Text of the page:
Nicole started having panic attacks. She stopped eating and talking and had trouble sleeping. “I’d be jerked out of sleep because I was used to her waking up or waking up to feed her.” She checked herself into a psychiatric hospital, which put her on a suicide watch and fed her a four-drug cocktail that made her feel drowsy all the time. Her parents had to plan the baby’s funeral.
Burton told Wajahat to go to the embassy in Islamabad and ask to be paroled into the U.S. “There’s a mechanism under immigration law that provides for humanitarian parole for situations like this,” he says. The parole allows people who are otherwise prohibited from legal entry into the U.S. to be admitted under special circumstances.
Wajahat called the embassy and explained the situation. He says he was instructed to go to the consulate in Lahore, pay a $100 visa fee, and then pick up the visa at the embassy in Islamabad. Wajahat says he paid the fee and made the five-hour drive, but when he got to the embassy the state department denied him a visa–even though he had with him his daughter’s death certificate and a letter from the Wallace Funeral Home on Division Street with the date and time of her funeral. Burton says he doesn’t know if it was “callousness or a misunderstanding” on the part of the embassy in Islamabad, but either way he’s appalled that it processed Wajahat’s request as an application for a tourist visa. “They should have realized he was asking for a parole to attend a funeral,” he says.
Wajahat felt helpless. He remembers listening to his wife cry on the phone, asking when he’d be there. “I told her I’d try,” he says.
“We all were devastated that they wouldn’t let him come back,” says Nicole’s mother. “We just couldn’t believe it. How could anybody be so cruel not to let the father come home for his only daughter’s funeral?”
In May 2006, eight months after Wajahat applied for the unlawful-presence waiver, Nicole learned that it had been denied. The letter explaining the decision contained factual errors, she says. It wrongly stated that she’d entered into a marriage with Wajahat “well after he had been ordered removed from the United States.” And although less than two months earlier, Wajahat had brought in his daughter’s death certificate and a letter from the funeral home, the letter of denial claimed that Nicole had stated she was pregnant at the time of the application and yet “no further information has been included . . . indicating the resolution of the situation.”
The letter also contained an allegation that Wajahat had lied to immigration authorities. It said he’d indicated on one of the forms he’d filed that he’d never had any immigration problems. This “willful misrepresentation” of his immigration history, the letter said, rendered him “inadmissible for life.”
“That’s ridiculous,” says Burton. The form he’d supposedly failed to admit his immigration problems on is a form filled out only by people who have immigration problems. “It was clearly a mistake,” Burton says.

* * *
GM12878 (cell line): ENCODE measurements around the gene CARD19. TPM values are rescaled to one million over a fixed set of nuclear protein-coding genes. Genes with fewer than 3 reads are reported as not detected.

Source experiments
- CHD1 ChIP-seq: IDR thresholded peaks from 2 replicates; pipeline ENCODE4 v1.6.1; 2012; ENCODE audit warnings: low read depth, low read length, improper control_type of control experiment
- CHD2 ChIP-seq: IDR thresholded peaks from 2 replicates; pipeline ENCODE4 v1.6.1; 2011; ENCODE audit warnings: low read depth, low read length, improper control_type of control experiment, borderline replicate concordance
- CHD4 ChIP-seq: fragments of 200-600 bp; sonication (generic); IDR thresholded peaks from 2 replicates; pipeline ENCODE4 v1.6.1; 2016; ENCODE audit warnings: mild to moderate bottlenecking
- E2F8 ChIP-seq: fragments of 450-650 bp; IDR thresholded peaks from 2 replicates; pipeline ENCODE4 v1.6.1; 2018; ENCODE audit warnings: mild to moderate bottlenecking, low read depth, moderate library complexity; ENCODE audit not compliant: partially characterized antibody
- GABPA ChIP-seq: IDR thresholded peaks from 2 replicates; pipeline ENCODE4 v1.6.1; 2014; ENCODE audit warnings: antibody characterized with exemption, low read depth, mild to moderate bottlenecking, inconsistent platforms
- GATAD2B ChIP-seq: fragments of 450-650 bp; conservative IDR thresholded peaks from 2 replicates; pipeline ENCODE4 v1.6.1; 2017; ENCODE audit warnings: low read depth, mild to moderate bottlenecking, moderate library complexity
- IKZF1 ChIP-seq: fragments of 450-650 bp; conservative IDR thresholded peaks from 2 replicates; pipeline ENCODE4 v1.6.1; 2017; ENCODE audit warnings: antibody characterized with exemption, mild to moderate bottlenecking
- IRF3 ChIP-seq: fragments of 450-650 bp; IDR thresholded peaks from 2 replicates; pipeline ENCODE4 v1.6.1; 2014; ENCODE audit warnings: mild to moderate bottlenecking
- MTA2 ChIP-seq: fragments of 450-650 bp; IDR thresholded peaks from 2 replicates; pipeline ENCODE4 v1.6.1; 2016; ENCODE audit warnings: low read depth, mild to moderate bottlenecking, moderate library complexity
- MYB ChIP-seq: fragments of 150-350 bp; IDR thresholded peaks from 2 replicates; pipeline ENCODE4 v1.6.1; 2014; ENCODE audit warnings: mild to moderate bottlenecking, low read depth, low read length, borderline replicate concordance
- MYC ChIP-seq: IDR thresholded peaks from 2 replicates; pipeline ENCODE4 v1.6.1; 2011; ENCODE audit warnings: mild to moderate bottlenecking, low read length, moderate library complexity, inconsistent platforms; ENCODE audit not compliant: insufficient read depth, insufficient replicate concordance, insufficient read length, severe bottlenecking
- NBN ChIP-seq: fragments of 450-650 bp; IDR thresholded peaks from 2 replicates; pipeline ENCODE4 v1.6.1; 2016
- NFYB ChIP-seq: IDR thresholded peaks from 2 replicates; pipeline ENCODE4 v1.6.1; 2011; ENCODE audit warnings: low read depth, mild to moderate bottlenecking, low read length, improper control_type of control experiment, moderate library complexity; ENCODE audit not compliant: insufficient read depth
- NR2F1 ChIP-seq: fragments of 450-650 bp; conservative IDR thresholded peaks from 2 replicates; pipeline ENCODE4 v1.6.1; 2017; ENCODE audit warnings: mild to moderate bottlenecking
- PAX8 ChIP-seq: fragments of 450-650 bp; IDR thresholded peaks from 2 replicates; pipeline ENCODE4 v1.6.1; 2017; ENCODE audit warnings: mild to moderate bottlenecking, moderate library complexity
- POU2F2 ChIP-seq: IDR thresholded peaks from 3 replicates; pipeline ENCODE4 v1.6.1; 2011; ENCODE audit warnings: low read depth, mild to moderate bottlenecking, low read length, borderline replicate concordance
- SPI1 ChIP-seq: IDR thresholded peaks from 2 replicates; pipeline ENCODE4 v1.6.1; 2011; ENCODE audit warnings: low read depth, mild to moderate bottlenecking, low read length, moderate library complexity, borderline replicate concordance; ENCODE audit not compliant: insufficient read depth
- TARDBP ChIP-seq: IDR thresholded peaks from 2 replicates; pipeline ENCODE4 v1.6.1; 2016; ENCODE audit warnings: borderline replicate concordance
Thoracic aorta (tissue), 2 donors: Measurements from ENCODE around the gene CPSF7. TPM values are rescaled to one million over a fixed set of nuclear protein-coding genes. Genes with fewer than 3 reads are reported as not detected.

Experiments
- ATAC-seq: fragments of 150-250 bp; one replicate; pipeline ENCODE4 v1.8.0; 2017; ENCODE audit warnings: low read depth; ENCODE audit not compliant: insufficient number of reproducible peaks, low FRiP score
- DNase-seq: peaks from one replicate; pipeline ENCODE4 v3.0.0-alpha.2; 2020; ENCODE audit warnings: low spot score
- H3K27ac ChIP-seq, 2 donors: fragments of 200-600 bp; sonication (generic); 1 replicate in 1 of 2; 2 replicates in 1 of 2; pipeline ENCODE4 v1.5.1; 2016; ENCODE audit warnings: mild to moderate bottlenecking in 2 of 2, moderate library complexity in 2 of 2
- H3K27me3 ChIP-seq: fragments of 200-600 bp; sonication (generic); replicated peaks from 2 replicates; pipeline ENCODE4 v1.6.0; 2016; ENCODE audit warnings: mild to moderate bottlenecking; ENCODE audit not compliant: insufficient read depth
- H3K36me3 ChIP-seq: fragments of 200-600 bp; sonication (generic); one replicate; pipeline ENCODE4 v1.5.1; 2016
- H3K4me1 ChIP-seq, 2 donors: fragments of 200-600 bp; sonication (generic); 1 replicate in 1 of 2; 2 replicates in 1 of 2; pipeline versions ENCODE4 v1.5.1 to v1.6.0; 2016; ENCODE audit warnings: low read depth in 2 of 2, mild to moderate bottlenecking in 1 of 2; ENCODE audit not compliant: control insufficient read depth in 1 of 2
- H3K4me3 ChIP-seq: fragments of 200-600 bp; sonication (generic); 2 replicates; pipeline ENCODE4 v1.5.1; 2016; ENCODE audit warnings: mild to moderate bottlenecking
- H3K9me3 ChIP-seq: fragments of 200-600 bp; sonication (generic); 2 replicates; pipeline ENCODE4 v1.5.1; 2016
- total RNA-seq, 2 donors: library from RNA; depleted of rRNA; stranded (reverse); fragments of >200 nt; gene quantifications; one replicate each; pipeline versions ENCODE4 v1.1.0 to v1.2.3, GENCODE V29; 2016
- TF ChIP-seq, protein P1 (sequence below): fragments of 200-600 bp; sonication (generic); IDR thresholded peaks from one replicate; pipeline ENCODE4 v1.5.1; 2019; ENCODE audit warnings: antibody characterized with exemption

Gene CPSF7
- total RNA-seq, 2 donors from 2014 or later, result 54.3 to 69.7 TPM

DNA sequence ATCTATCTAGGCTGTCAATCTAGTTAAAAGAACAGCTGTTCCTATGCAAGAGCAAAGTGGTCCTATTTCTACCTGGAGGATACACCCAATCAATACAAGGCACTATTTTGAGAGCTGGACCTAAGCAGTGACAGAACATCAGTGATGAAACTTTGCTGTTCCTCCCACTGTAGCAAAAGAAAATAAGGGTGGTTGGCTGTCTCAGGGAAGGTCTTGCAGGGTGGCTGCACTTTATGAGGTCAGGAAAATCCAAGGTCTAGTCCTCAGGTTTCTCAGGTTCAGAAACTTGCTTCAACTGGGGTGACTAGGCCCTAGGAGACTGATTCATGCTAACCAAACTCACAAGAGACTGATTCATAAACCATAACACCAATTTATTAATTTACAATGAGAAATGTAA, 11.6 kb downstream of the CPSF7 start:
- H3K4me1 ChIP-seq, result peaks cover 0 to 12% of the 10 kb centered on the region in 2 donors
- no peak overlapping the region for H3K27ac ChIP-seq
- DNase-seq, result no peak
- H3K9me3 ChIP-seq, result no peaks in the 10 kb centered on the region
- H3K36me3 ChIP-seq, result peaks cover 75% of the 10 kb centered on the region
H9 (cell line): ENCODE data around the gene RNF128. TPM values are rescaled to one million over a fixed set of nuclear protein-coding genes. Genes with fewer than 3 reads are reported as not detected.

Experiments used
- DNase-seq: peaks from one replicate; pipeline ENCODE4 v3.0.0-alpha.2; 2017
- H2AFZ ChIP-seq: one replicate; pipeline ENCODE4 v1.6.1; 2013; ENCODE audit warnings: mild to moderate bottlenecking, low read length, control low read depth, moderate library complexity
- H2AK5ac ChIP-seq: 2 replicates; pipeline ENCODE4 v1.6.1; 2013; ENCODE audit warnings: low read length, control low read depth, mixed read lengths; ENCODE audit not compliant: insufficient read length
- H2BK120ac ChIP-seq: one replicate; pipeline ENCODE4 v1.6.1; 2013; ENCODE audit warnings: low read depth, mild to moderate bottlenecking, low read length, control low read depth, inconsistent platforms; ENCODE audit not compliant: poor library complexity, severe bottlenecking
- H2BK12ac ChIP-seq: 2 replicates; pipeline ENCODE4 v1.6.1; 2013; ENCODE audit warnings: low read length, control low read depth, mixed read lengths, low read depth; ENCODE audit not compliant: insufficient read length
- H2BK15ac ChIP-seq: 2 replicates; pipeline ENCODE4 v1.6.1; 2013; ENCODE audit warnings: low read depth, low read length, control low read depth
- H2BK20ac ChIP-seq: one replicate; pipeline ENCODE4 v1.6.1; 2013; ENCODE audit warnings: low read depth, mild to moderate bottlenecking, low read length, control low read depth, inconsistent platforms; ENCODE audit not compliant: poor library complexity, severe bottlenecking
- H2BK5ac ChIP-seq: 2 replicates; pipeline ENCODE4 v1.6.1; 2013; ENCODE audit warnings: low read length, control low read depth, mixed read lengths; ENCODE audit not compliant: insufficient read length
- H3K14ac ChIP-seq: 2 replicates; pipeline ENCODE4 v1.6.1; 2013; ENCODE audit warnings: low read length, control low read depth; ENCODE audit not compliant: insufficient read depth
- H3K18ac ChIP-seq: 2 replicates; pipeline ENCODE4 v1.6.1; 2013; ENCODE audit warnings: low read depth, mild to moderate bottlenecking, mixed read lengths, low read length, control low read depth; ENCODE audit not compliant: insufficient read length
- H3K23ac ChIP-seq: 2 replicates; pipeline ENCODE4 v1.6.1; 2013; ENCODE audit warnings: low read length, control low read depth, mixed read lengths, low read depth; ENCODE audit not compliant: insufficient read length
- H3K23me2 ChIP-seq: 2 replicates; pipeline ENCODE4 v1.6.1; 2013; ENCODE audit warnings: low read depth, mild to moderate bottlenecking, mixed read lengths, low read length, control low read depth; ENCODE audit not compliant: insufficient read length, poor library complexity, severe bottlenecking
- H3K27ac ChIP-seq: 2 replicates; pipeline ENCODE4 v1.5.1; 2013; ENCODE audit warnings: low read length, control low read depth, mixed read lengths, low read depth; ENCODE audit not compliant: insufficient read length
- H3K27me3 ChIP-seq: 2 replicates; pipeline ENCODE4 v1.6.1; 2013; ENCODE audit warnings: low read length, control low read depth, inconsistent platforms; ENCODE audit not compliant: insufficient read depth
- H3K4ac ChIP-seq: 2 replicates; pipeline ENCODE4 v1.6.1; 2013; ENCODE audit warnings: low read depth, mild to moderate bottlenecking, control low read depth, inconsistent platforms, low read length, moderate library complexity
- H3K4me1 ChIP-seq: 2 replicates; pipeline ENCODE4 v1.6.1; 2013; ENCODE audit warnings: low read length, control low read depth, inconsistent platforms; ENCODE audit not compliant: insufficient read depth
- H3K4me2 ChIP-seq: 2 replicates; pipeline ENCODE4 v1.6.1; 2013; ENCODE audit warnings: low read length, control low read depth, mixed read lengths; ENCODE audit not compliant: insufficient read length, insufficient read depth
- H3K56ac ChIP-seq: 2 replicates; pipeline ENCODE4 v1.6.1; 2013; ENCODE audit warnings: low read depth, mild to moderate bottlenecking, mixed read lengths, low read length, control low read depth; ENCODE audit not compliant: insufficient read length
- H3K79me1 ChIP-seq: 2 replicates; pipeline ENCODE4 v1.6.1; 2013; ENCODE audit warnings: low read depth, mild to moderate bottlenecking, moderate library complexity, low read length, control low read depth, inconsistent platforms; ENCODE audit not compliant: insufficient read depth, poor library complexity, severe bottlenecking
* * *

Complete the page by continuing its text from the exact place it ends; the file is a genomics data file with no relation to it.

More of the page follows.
The denial also made passing reference to another piece of surprising news: Nicole’s I-130 petition had been denied too. She had failed to persuade the government that her marriage was real.
USCIS, it turned out, had denied her petition nine months earlier, on August 7, but neither Burton nor the couple had received notice. The time to appeal the decision–within 30 days–had long since passed. Burton still doesn’t know why the officer denied the petition, but if it was because he had doubts about paternity, he says, the officer could have requested DNA testing.
USCIS spokesperson Marilu Cabrera declined to comment on the case. “I can’t discuss it,” she said. “I wish I could.”
Burton filed an appeal with the Board of Immigration Appeals, arguing that the 30-day countdown shouldn’t have begun until Nicole was actually informed of the denial. Nicole wrote an affidavit saying that after her daughter’s death she’d been diagnosed with “major depressive disorder and panic anxiety disorder,” that she’d never received the denial of the visa petition, and she loved her husband. She added, “This whole process has been devastating.”
Though the appeal was sent to the BIA, a denial came back from USCIS, informing the couple that Nicole would have to start all over again, filing another petition seeking legal status for Wajahat–the process she’d started three years earlier. Burton is challenging USCIS’s authority to deny the appeal, claiming the decision belongs to the BIA, a separate government agency. In the meantime, he has filed another I-130 petition for the couple.
Nicole says she understands that some gatekeeping is necessary to “ensure the safety and security of everyone in the United States,” but she believes immigration authorities “make it a practice to target people of certain races and religions.”
She has considered moving to Pakistan and even looked into schools there, but has decided against it. “I don’t think I would have the same opportunities to pursue my educational goals,” she says. “And I don’t want to go there and be a burden on [Wajahat’s] family. People who work there make like 6,000 rupees a month, and they work hard for it. That’s equivalent to like $100 a month. How would I be able to fulfill my obligations? My student loans are like $450 a month.”
Her absence would be rough on her parents, too. She takes her father to dialysis three times a week. “I have some things locked in here I wouldn’t be able to walk away from.” She has enrolled in a master’s degree program in public health and business administration that starts in the fall at Saint Xavier University. She plans to go to medical school after that.
After more than three years of marriage, two pregnancies, and many thousands of dollars in phone bills, Nicole wonders what else the government needs to decide that the marriage is real. “I think that’s sufficient enough proof that we’re not kidding around,” she says.
But Burton has told the couple there’s no guarantee they’ll get a different result this time.
The couple plans to wait and see what happens with the new petition, but Nicole realizes it may be their last hope–that if it fails, the marriage may fail too. And if that happens, she says, it wouldn’t be because it wasn’t real. It would be because the U.S. government destroyed it.